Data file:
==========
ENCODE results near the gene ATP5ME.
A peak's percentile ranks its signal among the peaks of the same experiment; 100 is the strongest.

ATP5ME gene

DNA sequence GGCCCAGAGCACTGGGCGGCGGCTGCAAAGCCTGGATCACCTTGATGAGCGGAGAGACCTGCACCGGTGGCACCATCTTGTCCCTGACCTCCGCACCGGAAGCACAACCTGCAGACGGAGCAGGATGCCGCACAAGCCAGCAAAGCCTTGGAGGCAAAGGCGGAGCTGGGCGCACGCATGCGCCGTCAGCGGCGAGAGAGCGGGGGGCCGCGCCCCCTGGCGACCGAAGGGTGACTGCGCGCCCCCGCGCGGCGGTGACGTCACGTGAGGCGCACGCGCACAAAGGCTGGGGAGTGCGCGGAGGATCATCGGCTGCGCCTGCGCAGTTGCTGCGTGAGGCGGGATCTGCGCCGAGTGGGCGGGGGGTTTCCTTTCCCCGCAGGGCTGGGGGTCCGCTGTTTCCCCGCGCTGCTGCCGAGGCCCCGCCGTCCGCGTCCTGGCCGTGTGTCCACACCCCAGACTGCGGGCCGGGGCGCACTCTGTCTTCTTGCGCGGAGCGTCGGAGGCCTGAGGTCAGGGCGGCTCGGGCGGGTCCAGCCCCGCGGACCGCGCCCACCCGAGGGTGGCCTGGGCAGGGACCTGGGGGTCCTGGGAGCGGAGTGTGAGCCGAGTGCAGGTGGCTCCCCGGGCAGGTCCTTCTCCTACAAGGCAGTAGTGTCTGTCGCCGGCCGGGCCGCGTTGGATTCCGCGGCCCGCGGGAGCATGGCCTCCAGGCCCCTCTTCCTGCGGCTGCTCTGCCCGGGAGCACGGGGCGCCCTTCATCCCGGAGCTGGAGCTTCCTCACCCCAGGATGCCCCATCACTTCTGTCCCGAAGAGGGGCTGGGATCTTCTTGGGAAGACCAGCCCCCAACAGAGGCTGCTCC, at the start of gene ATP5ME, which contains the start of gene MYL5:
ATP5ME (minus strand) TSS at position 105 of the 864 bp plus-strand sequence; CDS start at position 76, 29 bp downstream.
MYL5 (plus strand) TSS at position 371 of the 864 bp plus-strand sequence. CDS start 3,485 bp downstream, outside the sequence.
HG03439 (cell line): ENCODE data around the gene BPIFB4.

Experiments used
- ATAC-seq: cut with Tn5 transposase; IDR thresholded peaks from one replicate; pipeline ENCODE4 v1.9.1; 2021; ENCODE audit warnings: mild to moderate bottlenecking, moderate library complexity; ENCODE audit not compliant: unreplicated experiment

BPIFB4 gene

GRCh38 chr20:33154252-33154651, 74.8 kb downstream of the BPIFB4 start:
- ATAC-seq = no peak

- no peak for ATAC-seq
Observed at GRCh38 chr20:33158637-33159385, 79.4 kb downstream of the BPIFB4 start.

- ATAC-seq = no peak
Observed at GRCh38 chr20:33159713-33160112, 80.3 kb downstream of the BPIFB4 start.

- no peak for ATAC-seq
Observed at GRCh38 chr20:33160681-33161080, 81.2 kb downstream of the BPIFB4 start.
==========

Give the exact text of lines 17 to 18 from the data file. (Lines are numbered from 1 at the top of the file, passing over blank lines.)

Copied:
- no peak for ATAC-seq
Observed at GRCh38 chr20:33160681-33161080, 81.2 kb downstream of the BPIFB4 start.